In this figure you need to note on two major things; First I have used a absolute path to access Desktop using cd /home/amar/Desktop and then I have listed the file contents on my Desktop using ls -lS command which sorted the files by it's size. In this case, the biggest file on my list is movie.mp4.  Also you need to note on the numbers of my movie.mp4 file (498787589). What are these numbers. They're the size of movie.mp4 but they are very difficult to read so we need to sort them by human readable size. We can achieve that by using the ls -lSh command which will sort the files by human readable size (in MB for example). 


Image 5: Listing files by it's human readable size using ls -lSh command
Image source: local/home/amar/Desktop

Here's a few notes on image 5 when it comes to sorting files using ls -lSh command. Note on the image above where it was estimated the contents size on my Desktop total 864 MB instead of 883868. Now, note down bellow that numbers in front of my movie.mp4 file have changed as well where it writes 476 MB which is estimated file size instead of 498787589. Now you can read the files sizes in bits, bytes, kilobytes, megabytes, and gigabytes as well. All you have to do is to enter this very useful ls -lSh command.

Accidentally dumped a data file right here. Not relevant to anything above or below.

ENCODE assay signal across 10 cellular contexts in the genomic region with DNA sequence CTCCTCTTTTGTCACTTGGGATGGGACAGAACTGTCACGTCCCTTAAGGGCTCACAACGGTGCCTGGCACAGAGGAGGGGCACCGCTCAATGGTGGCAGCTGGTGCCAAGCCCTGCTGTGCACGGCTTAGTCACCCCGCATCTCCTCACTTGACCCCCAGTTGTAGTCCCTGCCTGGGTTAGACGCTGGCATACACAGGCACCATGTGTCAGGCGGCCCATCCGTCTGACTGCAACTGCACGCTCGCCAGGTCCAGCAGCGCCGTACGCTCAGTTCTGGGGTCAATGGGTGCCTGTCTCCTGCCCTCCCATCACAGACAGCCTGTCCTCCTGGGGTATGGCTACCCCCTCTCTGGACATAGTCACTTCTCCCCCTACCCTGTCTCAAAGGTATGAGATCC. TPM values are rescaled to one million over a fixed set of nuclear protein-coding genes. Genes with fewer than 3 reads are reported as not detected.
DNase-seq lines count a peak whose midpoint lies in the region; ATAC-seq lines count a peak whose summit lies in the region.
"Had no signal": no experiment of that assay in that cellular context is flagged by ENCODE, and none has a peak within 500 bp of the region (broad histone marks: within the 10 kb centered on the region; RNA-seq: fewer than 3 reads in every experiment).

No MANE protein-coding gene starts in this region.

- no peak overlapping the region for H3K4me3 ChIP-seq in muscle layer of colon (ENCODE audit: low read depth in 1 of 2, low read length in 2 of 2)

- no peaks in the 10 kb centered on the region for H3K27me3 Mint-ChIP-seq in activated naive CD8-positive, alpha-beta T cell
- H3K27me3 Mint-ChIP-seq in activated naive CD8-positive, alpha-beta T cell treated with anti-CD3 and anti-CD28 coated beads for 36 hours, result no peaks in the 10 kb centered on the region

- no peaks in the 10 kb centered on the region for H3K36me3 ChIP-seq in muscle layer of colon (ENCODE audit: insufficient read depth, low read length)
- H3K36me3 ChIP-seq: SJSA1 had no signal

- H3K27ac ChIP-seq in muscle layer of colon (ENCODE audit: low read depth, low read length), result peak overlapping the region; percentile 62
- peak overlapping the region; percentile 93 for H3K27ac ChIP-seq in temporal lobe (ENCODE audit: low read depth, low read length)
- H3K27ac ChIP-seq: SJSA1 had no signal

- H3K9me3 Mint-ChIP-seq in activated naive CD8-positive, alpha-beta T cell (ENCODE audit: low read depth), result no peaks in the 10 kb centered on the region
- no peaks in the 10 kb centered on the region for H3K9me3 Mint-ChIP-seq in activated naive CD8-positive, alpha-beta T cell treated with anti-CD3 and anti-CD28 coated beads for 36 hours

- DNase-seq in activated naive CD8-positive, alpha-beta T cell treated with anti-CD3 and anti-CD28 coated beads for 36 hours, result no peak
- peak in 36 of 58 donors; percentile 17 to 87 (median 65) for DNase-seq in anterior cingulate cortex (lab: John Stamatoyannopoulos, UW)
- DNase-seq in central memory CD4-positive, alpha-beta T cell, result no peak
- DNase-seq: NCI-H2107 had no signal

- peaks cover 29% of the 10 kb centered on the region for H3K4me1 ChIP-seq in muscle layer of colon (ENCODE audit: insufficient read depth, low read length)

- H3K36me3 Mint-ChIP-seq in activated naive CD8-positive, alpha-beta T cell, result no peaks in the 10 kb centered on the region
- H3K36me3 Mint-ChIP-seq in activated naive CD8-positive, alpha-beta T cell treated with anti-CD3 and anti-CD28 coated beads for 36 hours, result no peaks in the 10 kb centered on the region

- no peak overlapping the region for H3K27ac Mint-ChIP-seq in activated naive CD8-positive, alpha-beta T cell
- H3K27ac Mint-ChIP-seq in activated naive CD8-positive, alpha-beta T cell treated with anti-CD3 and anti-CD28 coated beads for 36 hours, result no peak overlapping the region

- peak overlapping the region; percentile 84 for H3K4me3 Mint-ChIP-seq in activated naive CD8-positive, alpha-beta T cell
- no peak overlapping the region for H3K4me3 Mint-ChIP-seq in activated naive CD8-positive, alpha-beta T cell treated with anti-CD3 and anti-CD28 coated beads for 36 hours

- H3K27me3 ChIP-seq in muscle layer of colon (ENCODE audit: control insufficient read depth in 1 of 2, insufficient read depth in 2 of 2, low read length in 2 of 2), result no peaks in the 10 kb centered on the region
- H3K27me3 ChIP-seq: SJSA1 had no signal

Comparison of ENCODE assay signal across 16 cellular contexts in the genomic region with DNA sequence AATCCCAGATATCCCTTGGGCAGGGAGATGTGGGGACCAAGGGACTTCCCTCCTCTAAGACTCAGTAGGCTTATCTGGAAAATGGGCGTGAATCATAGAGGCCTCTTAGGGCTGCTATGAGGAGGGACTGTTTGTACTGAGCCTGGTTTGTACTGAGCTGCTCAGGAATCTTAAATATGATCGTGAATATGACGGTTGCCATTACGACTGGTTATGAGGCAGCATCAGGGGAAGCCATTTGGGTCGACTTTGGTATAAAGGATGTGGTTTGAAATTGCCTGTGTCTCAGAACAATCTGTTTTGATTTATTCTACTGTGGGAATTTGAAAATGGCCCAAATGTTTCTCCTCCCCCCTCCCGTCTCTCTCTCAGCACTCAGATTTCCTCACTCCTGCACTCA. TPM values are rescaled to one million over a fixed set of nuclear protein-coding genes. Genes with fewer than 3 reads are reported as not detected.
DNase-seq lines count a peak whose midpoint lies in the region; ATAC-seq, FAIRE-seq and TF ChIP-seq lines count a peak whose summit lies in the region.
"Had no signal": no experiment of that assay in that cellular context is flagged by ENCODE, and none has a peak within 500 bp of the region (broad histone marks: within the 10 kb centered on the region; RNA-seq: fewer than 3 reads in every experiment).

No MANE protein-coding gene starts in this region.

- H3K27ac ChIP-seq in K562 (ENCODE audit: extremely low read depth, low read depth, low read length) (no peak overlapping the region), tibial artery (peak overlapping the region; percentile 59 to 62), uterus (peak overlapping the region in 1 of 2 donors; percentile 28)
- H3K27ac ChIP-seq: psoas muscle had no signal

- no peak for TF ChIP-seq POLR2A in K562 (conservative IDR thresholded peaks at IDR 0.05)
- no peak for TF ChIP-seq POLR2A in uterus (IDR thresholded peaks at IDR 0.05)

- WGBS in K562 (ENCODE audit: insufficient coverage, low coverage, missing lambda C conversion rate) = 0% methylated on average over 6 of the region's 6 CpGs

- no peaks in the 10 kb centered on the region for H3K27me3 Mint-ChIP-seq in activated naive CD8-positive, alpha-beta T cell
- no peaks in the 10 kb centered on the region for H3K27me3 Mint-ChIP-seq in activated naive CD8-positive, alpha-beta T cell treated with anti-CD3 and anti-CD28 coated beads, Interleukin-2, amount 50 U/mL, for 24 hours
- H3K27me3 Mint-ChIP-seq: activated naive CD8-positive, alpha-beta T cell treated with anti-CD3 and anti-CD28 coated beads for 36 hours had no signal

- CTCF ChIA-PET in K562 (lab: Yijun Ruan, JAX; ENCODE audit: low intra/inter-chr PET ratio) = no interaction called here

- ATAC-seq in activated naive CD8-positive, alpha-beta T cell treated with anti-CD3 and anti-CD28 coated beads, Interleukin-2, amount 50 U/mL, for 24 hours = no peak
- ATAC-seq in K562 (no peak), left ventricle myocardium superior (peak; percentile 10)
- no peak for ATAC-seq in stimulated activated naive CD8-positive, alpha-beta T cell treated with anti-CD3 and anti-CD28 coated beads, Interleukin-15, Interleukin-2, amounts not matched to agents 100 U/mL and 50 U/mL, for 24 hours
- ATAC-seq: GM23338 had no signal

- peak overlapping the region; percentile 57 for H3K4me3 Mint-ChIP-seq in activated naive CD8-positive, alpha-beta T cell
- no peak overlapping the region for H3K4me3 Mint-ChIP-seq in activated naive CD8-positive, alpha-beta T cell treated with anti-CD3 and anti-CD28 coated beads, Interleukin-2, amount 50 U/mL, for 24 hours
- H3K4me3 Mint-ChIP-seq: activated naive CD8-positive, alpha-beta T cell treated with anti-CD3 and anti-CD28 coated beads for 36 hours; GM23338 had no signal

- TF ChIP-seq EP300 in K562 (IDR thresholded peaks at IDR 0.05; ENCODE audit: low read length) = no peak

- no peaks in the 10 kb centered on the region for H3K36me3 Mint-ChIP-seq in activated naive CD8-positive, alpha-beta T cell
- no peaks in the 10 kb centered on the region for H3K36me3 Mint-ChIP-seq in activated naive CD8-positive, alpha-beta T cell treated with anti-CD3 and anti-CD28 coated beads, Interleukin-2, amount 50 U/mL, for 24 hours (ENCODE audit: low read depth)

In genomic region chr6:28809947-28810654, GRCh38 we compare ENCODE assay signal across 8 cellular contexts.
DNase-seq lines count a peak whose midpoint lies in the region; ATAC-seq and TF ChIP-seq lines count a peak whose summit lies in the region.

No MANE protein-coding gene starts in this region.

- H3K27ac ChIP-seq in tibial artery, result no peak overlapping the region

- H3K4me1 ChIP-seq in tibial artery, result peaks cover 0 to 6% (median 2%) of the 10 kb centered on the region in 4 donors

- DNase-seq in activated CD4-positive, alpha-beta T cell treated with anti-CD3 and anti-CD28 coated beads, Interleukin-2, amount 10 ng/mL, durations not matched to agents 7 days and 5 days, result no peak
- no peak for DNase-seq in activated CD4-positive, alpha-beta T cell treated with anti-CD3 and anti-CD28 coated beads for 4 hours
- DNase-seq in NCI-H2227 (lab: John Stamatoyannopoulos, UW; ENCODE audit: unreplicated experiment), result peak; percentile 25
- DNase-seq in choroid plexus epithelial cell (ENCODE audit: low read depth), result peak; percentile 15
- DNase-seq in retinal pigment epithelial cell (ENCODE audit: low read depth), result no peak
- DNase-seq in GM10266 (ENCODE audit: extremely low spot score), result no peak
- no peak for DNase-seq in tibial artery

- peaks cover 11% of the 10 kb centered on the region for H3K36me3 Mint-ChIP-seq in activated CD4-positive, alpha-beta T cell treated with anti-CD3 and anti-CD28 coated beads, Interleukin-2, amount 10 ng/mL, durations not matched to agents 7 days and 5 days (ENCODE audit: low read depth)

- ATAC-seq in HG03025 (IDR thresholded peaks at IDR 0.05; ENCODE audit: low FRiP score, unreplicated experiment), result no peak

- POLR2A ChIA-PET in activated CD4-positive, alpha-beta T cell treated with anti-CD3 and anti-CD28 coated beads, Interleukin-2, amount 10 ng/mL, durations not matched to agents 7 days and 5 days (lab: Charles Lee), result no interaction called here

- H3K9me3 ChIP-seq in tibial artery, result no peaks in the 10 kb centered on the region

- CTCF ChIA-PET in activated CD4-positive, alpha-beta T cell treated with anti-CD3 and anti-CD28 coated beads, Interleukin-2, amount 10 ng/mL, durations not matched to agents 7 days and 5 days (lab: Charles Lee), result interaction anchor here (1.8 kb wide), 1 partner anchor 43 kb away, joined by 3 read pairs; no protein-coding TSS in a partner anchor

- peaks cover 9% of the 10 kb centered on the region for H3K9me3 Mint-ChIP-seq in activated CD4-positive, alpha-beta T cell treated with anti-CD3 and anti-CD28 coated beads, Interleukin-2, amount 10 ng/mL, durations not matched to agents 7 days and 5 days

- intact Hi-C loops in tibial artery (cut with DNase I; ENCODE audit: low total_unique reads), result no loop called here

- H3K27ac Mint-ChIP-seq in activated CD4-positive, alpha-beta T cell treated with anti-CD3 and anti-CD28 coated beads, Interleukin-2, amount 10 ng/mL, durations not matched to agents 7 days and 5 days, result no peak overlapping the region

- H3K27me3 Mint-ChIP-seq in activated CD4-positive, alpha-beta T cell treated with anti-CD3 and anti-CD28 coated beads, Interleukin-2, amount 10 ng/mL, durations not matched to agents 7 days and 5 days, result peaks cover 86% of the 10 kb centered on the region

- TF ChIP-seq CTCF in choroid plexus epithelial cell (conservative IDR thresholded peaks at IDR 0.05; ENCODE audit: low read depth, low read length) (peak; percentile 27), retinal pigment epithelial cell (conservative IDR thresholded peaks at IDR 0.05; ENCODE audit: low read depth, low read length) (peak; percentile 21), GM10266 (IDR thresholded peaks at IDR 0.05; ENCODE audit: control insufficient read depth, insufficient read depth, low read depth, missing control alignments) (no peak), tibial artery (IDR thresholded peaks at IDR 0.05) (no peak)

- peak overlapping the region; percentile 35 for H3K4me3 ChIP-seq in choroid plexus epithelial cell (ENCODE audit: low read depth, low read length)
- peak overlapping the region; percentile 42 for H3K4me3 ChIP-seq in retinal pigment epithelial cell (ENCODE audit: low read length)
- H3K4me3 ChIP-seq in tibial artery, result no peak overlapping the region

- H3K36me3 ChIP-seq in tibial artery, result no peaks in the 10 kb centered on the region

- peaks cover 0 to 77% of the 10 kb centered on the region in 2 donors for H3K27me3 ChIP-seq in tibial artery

3) cd - navigate to directory

When it comes to cd command there is nothing so special to mention about this command only it let's you to navigate to certain directory. Only thing here to note is the absolute and relative path. I have already mention what absolute path is and how to access certain directory using absolute path. This is absolute path: cd /home/amar/Desktop


Image 6: Accessing Desktop using absolute path cd /home/amar/Desktop
Image source: local/home/amar/Desktop

Note

Absolute path begins from (/) directory.
Relative path begins from present working directory.


Image 7: Accessing ndg_lab directory on Desktop using relative path
Image source: local/home/Desktop

Short note:  In this case (image 7) I have set Desktop as my present working directory and I wanted to access ndg_lab subdirectory on Desktop. I have achieve this using the following command and this is:

cd /home/amar/Desktop/ndg_lab

And this is how you access to certain directory using relative path. 

4) mkdir - make a directory

This command simply creates a new directory on Desktop or in your home directory.


Image 8: Creating YouTube directory on Desktop using mkdir command
Image source: /local/home/amar/Desktop


____________ Final words for part 1______________

Ok. This is all for my part I of NDG Linux Essential - week 6 -. In the second part I shall cover the remaining commands such as cp, mv,  rm, touch, cat, since writing this article in a single part would be way to big to write and to read as well. I will also publish my final exam for module 6 of NDG Linux Essential course as a separate article so that you can see the exam for you're self. This is all for today. Make sure to follow me on my LinkedIn as I have make an amazing articles from Linux education as well as my YouTube where you can find some useful tutorials on basic Linux commands and etc.